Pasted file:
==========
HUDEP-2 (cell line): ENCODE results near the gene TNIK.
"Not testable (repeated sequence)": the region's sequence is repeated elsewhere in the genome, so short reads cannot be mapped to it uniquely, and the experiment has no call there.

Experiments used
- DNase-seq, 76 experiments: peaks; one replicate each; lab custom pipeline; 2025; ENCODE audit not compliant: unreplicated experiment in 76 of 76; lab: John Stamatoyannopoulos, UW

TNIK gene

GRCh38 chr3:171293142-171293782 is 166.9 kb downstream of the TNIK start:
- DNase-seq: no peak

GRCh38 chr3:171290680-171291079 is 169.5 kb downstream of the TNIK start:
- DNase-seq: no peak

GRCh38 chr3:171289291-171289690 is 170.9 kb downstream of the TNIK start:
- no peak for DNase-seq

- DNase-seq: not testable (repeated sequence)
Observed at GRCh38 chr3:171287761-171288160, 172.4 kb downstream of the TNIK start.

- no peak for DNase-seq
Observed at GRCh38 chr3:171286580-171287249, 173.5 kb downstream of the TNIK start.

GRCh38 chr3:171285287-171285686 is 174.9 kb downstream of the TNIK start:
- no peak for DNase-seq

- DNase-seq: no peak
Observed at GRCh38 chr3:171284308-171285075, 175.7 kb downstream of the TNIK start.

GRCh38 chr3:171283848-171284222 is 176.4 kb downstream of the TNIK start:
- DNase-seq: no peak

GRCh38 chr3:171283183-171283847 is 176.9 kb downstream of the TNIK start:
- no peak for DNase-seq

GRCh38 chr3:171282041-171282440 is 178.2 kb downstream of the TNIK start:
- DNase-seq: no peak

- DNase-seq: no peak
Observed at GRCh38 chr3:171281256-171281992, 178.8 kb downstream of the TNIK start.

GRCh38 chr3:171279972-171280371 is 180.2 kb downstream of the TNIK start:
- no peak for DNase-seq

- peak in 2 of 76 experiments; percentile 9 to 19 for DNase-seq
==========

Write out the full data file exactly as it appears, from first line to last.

HUDEP-2 (cell line): ENCODE results near the gene TNIK.
"Not testable (repeated sequence)": the region's sequence is repeated elsewhere in the genome, so short reads cannot be mapped to it uniquely, and the experiment has no call there.

Experiments used
- DNase-seq, 76 experiments: peaks; one replicate each; lab custom pipeline; 2025; ENCODE audit not compliant: unreplicated experiment in 76 of 76; lab: John Stamatoyannopoulos, UW

TNIK gene

GRCh38 chr3:171293142-171293782 is 166.9 kb downstream of the TNIK start:
- DNase-seq: no peak

GRCh38 chr3:171290680-171291079 is 169.5 kb downstream of the TNIK start:
- DNase-seq: no peak

GRCh38 chr3:171289291-171289690 is 170.9 kb downstream of the TNIK start:
- no peak for DNase-seq

- DNase-seq: not testable (repeated sequence)
Observed at GRCh38 chr3:171287761-171288160, 172.4 kb downstream of the TNIK start.

- no peak for DNase-seq
Observed at GRCh38 chr3:171286580-171287249, 173.5 kb downstream of the TNIK start.

GRCh38 chr3:171285287-171285686 is 174.9 kb downstream of the TNIK start:
- no peak for DNase-seq

- DNase-seq: no peak
Observed at GRCh38 chr3:171284308-171285075, 175.7 kb downstream of the TNIK start.

GRCh38 chr3:171283848-171284222 is 176.4 kb downstream of the TNIK start:
- DNase-seq: no peak

GRCh38 chr3:171283183-171283847 is 176.9 kb downstream of the TNIK start:
- no peak for DNase-seq

GRCh38 chr3:171282041-171282440 is 178.2 kb downstream of the TNIK start:
- DNase-seq: no peak

- DNase-seq: no peak
Observed at GRCh38 chr3:171281256-171281992, 178.8 kb downstream of the TNIK start.

GRCh38 chr3:171279972-171280371 is 180.2 kb downstream of the TNIK start:
- no peak for DNase-seq

- peak in 2 of 76 experiments; percentile 9 to 19 for DNase-seq